In a multivariate model, greater adherence overall was inversely associated with highly aggressive prostate cancers (odds ratio [OR], 0.87; 95% confidence interval [CI], 0.79 – 0.96). "In this model, the likelihood of highly aggressive tumors at diagnosis decreased 13% for each additional point increase in the total adherence score," the researchers say.

They also determined that the risk for highly aggressive prostate cancer at diagnosis was 38% higher among men who adhered to fewer than 4 of the 9 recommendations relative to those adhering to 4 or more recommendations (OR, 1.38; 95% CI, 1.10 -1.74). The results were similar for both black and white men.

The researchers identified 2 individual recommendations that significantly predicted a lower risk for highly aggressive disease: eating fewer than 500 grams of red meat each week (OR, 0.77; 95% CI, 0.61 – 0.98) and eating fewer than 125 total kilocalories (kcal) per 100 grams of food daily (OR, 0.71; 95% CI, 0.51 – 0.99).

Adherence Challenges

Adherence levels among the study subjects were low, as mentioned. For example, fewer than 5% of all the men were compliant with the recommended BMI of 21 to 23 kg/m2 and they fell way short of recommended physical activity recommendations.

Only 7.6% of the men got the recommended 30 minutes of vigorous exercise or at least 60 minutes of moderate exercise daily. Expanding the adherence definition to include those who got at least 15 minutes of vigorous exercise daily or at least 30 minutes of moderate exercise daily boosted the adherence rate to 21.1% overall.

Only 15.7% of men adhered to the recommendation to limit energy-dense foods to 125 kcal/100 grams or less. About 63% of the men said they ate at least 5 servings of fruits and nonstarchy vegetables daily, as recommended, but only 13.5% consumed at least 25 grams per day of legumes and unprocessed grains or cereals. Only 24% were adherent with the commendation to consume less than 2.4 grams of sodium per day.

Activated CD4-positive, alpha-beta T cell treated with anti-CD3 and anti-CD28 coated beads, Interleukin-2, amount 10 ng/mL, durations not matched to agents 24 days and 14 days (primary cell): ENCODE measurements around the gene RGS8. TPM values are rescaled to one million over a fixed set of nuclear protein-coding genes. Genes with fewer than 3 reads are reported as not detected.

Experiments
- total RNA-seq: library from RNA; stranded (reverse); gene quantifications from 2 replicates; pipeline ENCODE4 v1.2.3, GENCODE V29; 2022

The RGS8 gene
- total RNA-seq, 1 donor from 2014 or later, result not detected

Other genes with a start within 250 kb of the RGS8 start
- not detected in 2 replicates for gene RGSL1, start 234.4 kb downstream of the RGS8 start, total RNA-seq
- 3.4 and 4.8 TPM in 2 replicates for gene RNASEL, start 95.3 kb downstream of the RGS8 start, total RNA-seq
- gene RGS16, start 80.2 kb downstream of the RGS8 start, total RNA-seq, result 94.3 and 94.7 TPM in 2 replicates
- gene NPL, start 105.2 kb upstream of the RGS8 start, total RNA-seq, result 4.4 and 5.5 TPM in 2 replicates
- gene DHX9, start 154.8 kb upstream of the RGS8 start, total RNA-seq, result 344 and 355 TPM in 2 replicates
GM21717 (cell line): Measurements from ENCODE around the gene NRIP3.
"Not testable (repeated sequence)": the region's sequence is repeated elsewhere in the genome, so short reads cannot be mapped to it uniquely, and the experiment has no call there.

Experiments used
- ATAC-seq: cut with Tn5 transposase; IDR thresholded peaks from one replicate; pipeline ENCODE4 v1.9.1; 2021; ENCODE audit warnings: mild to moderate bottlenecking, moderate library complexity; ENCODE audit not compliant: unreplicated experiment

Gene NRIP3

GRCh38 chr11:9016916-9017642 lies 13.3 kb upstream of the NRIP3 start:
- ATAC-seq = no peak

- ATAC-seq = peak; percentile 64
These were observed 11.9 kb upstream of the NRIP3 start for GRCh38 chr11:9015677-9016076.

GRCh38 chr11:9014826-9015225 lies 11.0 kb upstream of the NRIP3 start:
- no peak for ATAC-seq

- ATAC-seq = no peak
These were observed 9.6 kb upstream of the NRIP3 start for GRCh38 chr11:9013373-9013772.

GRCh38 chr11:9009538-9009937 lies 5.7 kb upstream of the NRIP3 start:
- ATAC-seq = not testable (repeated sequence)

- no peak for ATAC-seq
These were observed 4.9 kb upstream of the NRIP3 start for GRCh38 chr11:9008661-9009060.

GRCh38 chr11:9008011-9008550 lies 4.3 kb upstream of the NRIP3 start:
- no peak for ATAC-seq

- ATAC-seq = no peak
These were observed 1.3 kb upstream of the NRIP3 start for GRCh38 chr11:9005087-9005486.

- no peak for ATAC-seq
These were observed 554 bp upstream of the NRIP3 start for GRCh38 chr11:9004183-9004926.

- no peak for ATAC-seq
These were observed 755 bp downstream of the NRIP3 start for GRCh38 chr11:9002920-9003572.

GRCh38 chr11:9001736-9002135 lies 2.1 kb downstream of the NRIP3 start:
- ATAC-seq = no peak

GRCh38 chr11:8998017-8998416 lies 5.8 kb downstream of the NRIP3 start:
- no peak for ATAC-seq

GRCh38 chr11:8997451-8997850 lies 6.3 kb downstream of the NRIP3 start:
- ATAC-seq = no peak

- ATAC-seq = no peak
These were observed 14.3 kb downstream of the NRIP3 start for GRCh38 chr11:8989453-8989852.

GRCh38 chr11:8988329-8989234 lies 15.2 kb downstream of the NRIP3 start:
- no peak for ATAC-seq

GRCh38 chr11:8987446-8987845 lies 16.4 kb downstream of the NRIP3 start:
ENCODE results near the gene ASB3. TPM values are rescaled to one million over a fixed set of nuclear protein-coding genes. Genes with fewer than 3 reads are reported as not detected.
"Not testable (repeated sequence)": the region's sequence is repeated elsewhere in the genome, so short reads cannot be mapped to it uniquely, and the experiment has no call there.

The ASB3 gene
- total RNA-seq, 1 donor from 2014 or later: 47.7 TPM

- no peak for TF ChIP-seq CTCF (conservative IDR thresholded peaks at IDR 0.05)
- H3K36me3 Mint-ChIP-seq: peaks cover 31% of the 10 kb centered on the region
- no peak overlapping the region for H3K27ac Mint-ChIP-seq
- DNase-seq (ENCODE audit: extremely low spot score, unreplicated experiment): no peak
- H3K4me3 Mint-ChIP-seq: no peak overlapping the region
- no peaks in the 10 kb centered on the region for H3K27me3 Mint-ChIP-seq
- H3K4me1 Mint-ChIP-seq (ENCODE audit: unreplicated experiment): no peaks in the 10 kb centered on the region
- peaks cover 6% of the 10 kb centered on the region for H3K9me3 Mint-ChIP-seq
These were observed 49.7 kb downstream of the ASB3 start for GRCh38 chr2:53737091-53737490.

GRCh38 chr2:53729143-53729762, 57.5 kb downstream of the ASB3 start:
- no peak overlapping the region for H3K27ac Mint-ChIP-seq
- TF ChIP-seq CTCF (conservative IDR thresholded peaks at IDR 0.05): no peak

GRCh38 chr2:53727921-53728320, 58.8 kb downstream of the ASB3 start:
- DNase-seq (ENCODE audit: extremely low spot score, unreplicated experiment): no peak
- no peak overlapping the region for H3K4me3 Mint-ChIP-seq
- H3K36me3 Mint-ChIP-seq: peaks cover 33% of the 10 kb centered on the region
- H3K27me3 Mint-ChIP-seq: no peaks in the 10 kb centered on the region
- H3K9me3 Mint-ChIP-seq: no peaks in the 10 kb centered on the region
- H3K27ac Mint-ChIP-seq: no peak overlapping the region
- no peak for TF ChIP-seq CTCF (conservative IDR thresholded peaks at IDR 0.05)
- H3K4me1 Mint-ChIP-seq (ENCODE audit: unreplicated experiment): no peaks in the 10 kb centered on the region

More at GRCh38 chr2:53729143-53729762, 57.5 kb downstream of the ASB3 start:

Dr. Ollberding noted that the findings in this study are "in-line with previous longitudinal studies conducted in the US and Europe that have reported a lower risk of cancer and cancer death among individuals most adherent to the WCRF/AICR [American Institute for Cancer Research] 2007 recommendations."

Still, he said, "any causal inference is limited by the cross-sectional nature of the study."

He also noted that while many cancer patients report improvements in modifiable health behaviors including diet and physical activity after a diagnosis of cancer, "the extent to which cancer patients and survivors maintain these changes is unclear. Ongoing research in this area, including clinical trials designed to determine the impact of diet in relation to cancer survival, will provide a more detailed understanding and help to establish dietary guidelines for cancer patients and survivors," Dr. Ollberding said.

The study was supported by the US Department of Defense. The authors and Dr. Ollberding have disclosed no relevant financial relationships.